Well, he wasn’t about to let leaked photos ruin his Big Day this past weekend, when he and London barrister Amal Alamuddin got hitched in Venice at a star-studded, no-expenses-spared, three-day gala – particularly given that he reportedly sold the rights to wedding photographs to American Vogue, in return for the fashion magazine making a contribution to a charity of his choice.
To avoid the chances of having guests spoil that charitable intent, Clooney gave every one of them a “burner phone”, the Sunday Telegraph reports, and told them to leave their mobile gadgets back at their hotel rooms.
Burner phones, also known as “burners”, are prepaid, disposable phones.
You’ll be familiar with burners if you’ve ever watched thriller movies. In The Bourne Identity, for example, Matt Damon’s Jason Bourne character pops them like candy, covering his tracks from the bad guys.
Law enforcement agents don’t like burners, since they keep users anonymous, relying on prepaid SIM cards that are sold in shops where buyers don’t need to register them, as drug dealers in TV series The Wire know only too well.
Plus, the phones can often be topped off with cash or vouchers, leaving no way to trace them.
The Sunday Telegraph claims to have obtained part of the document sent to Clooney’s wedding guests, which instructs them on the mobile phone security protocols:
The phones you've been given have a code. That is your ticket to everything. We will be taking lots of pictures... but we have to work very hard to keep our pictures our pictures.
The burners’ codes served as the ticket to enter the event. If guests needed to take their gadgets with them, they were told that their tablets and mobile phones would be collected at a kiosk before they entered.
Clooney’s decision to give out burner phones was possibly done to avoid not only intentional leakage of wedding photos, but also to protect the photos from getting chiseled out of his guests’ cloud accounts by cyber thieves.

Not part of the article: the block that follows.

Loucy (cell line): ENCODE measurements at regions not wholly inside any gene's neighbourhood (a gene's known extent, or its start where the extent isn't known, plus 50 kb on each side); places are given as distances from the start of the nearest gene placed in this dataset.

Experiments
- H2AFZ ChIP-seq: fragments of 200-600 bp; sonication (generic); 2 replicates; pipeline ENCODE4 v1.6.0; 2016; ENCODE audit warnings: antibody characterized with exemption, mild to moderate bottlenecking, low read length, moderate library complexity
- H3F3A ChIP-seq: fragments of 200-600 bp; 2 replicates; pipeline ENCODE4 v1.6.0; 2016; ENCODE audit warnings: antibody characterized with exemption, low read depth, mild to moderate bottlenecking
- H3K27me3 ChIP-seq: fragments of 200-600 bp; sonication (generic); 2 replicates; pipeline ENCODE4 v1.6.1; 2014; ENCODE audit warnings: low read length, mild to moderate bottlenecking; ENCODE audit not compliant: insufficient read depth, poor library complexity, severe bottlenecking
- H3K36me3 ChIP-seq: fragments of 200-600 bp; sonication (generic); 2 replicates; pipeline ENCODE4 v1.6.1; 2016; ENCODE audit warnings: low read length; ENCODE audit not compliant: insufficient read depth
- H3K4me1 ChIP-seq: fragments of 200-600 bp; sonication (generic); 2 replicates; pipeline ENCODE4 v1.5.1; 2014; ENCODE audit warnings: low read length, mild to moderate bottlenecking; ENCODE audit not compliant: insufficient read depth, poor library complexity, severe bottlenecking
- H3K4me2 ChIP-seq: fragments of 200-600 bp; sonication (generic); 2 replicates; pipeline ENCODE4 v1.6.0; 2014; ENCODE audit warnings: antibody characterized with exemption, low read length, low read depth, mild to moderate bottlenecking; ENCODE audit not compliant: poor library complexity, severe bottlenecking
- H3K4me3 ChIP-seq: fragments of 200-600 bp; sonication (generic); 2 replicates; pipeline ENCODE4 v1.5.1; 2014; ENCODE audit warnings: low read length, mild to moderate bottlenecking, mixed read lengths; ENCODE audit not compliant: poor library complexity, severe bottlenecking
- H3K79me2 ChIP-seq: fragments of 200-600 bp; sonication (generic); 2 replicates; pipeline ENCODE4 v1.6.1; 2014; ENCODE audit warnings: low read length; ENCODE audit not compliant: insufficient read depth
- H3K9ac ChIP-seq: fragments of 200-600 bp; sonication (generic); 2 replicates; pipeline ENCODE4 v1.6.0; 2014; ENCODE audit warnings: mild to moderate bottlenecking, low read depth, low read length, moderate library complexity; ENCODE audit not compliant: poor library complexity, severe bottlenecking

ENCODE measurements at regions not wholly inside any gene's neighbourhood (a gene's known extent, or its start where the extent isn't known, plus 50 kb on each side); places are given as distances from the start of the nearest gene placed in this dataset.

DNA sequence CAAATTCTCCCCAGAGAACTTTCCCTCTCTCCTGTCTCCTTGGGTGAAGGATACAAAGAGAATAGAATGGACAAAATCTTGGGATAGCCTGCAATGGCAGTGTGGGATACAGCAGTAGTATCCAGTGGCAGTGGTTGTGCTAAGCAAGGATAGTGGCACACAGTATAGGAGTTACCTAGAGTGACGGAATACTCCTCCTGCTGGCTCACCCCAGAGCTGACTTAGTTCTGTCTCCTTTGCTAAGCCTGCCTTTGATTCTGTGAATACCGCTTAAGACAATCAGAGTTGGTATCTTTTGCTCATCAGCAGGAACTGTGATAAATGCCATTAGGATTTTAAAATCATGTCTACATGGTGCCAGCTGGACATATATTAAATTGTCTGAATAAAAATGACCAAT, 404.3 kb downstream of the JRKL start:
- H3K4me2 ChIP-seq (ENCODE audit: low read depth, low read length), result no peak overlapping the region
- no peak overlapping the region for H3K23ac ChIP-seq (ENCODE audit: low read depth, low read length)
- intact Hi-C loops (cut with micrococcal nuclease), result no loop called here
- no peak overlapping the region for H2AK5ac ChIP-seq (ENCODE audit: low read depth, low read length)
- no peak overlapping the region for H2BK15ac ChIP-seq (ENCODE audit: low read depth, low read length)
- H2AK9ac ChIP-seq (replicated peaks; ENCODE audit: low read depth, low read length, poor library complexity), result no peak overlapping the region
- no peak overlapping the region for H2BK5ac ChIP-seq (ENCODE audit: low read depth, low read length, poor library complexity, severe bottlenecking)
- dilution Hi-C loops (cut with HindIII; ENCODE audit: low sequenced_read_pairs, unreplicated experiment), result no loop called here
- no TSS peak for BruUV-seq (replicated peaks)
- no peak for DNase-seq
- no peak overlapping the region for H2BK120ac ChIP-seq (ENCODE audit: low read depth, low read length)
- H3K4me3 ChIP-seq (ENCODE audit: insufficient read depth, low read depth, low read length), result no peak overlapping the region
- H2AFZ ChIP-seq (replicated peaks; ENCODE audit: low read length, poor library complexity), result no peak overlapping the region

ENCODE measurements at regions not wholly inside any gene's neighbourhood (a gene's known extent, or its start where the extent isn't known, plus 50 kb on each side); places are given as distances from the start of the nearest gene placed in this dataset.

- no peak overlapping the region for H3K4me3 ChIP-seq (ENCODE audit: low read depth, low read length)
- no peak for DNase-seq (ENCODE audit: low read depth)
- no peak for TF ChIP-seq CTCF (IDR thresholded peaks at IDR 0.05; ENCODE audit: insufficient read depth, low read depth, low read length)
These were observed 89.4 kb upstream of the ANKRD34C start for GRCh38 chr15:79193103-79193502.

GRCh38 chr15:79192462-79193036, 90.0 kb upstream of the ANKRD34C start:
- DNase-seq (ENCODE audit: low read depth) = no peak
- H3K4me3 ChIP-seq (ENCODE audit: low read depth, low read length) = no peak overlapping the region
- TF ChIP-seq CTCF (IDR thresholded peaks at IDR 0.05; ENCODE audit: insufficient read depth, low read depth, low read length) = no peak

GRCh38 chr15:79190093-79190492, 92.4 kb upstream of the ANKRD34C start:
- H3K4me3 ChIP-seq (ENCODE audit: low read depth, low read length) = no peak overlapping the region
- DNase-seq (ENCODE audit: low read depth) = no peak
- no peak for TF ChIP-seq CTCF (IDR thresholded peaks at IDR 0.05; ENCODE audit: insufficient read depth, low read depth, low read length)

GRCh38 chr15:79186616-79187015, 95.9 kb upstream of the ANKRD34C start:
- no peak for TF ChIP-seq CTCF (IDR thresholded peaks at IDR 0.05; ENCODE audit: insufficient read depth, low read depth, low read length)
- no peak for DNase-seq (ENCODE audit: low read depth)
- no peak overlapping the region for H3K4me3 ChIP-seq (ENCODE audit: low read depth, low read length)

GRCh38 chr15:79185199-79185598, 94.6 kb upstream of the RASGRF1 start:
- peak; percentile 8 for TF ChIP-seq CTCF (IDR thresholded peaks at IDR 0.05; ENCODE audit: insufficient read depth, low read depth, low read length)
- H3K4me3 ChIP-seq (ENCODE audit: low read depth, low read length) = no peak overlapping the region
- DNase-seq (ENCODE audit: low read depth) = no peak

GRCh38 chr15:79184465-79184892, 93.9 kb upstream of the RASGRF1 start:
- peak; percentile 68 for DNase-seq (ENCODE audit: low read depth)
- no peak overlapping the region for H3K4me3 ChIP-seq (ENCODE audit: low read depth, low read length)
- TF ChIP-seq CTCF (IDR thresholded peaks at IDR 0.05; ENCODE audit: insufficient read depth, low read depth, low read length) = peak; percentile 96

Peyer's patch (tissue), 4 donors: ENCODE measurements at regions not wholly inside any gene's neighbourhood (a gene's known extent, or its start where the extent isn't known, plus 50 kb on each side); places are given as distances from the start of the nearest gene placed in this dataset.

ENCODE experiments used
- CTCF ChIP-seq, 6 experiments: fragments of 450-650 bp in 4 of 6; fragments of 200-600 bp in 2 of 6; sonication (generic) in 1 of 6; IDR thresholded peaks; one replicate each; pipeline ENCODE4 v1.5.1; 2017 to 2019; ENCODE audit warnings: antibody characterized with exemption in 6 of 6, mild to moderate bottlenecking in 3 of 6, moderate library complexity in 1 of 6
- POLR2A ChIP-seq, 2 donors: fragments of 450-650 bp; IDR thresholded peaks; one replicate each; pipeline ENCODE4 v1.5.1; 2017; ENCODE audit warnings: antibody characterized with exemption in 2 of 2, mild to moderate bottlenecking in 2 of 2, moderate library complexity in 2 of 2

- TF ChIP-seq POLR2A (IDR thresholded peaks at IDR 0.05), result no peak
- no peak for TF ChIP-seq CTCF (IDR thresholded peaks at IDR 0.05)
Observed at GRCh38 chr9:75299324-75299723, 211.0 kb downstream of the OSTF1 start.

According to TMZ, Clooney told guests that the reason for the tight security measures was the plethora of doxed celebrity photos that have been in the news lately.
Many of the photos were jimmied out of iCloud accounts, by means that reportedly have included phishing and brute-force password guessing.
For those of us without the luxury of special burner phones but who still want to keep their photos private, make sure you batten down your accounts with some good security hygiene steps.
- Make answers to security question as difficult to guess and unique as passwords. Does a website want to know your mother’s maiden name? Your favorite car? Sure, no problem – just make them up. If you struggle to remember them, consider using a password manager to stash your answers in.
- Make every password unique. Don’t reuse passwords: it’s like handing crooks the keys to the kingdom.
- Turn on two-factor authentication (2FA) whenever possible. If anything good came out of Celebgate, it’s that Apple extended two-step verification (2SV) to iCloud. Unfortunately, as Naked Security’s Paul Ducklin points out, Apple’s stretching the truth a bit when it says that 2SV now “protects all of the data you store and keep up to date with iCloud” when, in fact, it only protects your very first login with a new device. But hey, it’s a start!
If the next celebrity who gets married wants us to write up a little cheat sheet with those tips on it, we’ll be happy to do so.
Just give us a call. And feel free to use a burner phone to do it!